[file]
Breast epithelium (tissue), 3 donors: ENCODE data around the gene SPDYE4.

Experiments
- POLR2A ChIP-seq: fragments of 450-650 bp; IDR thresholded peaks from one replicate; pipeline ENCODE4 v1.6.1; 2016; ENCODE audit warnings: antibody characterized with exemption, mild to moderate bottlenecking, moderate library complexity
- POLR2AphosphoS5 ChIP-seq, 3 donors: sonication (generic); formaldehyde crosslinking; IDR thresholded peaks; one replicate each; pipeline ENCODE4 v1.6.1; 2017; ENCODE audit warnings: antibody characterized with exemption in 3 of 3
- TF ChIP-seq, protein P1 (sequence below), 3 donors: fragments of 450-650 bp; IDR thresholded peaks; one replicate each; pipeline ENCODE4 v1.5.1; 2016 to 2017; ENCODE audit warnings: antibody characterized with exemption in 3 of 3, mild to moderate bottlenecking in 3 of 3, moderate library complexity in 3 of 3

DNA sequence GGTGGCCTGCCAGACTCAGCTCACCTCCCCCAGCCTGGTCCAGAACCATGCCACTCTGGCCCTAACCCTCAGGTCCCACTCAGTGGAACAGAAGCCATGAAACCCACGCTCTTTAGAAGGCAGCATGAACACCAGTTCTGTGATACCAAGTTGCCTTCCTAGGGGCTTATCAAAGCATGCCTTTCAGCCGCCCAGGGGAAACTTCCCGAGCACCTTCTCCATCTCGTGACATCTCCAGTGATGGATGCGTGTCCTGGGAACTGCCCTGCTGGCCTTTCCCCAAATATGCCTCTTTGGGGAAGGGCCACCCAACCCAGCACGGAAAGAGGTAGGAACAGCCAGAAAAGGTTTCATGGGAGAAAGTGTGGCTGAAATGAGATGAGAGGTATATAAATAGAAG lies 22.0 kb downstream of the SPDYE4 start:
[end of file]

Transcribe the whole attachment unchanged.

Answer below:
Breast epithelium (tissue), 3 donors: ENCODE data around the gene SPDYE4.

Experiments
- POLR2A ChIP-seq: fragments of 450-650 bp; IDR thresholded peaks from one replicate; pipeline ENCODE4 v1.6.1; 2016; ENCODE audit warnings: antibody characterized with exemption, mild to moderate bottlenecking, moderate library complexity
- POLR2AphosphoS5 ChIP-seq, 3 donors: sonication (generic); formaldehyde crosslinking; IDR thresholded peaks; one replicate each; pipeline ENCODE4 v1.6.1; 2017; ENCODE audit warnings: antibody characterized with exemption in 3 of 3
- TF ChIP-seq, protein P1 (sequence below), 3 donors: fragments of 450-650 bp; IDR thresholded peaks; one replicate each; pipeline ENCODE4 v1.5.1; 2016 to 2017; ENCODE audit warnings: antibody characterized with exemption in 3 of 3, mild to moderate bottlenecking in 3 of 3, moderate library complexity in 3 of 3

DNA sequence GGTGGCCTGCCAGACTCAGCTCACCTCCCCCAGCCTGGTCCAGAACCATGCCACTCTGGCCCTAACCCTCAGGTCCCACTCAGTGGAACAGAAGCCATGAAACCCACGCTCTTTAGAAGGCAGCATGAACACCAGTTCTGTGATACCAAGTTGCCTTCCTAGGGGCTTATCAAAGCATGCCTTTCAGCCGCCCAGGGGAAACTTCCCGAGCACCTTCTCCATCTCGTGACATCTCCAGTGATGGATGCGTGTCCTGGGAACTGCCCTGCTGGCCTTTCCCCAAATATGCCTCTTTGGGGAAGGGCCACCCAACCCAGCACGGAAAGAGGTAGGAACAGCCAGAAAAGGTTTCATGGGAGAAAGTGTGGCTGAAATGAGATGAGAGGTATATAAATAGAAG lies 22.0 kb downstream of the SPDYE4 start: